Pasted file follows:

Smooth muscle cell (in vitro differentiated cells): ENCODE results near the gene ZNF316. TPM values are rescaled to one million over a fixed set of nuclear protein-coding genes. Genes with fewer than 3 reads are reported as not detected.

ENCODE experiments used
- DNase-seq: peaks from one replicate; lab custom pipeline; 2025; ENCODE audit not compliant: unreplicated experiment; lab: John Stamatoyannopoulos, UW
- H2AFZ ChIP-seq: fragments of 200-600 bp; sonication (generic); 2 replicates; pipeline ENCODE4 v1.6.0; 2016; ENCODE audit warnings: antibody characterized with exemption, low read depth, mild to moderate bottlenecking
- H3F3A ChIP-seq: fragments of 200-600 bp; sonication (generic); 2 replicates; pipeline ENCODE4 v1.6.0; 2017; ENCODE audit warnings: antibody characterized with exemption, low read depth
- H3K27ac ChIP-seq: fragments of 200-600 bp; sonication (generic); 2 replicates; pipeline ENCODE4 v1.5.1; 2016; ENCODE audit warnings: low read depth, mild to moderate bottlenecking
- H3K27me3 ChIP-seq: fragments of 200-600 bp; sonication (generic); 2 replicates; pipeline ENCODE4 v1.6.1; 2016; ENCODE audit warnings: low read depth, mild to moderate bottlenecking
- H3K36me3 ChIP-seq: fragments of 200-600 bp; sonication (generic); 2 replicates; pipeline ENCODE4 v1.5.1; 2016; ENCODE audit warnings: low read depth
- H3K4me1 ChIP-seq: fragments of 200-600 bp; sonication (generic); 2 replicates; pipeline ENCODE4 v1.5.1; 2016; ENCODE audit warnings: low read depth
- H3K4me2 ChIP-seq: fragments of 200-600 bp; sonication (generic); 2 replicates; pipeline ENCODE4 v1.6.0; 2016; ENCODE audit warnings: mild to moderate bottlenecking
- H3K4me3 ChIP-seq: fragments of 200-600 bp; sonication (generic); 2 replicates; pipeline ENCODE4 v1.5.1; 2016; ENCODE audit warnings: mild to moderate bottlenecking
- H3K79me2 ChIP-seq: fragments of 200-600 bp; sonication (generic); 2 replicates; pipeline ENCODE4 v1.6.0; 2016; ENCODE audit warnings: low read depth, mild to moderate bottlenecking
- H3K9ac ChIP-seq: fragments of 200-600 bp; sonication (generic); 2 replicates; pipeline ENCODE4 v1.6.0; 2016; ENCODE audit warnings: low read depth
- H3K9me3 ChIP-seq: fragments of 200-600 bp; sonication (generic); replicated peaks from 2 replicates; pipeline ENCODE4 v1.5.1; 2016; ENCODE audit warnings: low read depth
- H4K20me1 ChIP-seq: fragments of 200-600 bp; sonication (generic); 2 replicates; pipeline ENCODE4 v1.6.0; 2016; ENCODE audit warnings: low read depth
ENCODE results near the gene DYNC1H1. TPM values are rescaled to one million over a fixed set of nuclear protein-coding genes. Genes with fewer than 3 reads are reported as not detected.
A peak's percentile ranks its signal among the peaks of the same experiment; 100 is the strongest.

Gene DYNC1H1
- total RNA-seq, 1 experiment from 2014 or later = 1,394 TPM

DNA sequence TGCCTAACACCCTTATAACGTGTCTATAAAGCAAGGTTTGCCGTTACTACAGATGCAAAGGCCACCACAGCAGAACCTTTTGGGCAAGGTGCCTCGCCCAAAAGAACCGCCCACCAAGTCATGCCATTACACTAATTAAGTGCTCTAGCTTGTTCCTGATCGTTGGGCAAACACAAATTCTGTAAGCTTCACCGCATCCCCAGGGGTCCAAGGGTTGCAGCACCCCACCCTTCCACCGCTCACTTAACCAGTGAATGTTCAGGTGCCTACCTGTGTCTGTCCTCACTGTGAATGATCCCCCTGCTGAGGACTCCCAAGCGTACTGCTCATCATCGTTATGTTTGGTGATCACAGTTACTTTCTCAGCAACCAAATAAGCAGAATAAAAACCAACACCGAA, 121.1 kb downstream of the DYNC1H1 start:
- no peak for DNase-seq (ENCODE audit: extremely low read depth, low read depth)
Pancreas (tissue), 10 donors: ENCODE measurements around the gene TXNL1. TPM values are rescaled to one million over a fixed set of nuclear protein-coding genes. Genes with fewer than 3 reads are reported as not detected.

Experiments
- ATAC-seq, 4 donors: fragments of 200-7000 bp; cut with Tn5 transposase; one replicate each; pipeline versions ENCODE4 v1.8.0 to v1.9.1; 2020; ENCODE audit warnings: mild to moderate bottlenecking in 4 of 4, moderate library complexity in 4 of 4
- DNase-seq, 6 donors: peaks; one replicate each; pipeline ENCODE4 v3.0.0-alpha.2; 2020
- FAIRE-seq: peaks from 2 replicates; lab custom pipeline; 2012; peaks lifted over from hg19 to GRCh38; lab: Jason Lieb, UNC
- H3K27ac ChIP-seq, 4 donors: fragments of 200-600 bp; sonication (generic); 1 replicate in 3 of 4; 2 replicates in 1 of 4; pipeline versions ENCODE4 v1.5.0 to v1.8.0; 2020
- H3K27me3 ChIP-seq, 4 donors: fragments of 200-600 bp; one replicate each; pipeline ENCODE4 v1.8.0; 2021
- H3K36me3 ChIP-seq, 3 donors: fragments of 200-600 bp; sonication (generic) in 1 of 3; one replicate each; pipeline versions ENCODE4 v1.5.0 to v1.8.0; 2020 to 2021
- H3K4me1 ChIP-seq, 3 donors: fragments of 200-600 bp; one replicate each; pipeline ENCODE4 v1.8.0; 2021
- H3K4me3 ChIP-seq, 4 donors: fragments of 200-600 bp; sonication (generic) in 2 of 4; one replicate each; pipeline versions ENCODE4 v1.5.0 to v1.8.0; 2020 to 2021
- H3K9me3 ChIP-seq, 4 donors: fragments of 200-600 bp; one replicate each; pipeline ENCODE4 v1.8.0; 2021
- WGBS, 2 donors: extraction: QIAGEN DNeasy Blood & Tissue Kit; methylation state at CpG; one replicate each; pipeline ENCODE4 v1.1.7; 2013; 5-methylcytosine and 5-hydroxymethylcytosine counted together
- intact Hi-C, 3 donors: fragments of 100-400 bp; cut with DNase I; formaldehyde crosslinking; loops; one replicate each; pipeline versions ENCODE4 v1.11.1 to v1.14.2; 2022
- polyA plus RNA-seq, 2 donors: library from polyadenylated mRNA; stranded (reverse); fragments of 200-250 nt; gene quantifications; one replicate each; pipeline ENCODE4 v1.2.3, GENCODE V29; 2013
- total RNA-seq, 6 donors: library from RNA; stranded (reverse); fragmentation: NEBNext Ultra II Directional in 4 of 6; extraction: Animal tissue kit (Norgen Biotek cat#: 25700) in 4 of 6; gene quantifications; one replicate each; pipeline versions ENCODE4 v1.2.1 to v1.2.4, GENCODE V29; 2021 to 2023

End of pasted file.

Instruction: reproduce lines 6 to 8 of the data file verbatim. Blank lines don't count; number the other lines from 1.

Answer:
- H3K27ac ChIP-seq: fragments of 200-600 bp; sonication (generic); 2 replicates; pipeline ENCODE4 v1.5.1; 2016; ENCODE audit warnings: low read depth, mild to moderate bottlenecking
- H3K27me3 ChIP-seq: fragments of 200-600 bp; sonication (generic); 2 replicates; pipeline ENCODE4 v1.6.1; 2016; ENCODE audit warnings: low read depth, mild to moderate bottlenecking
- H3K36me3 ChIP-seq: fragments of 200-600 bp; sonication (generic); 2 replicates; pipeline ENCODE4 v1.5.1; 2016; ENCODE audit warnings: low read depth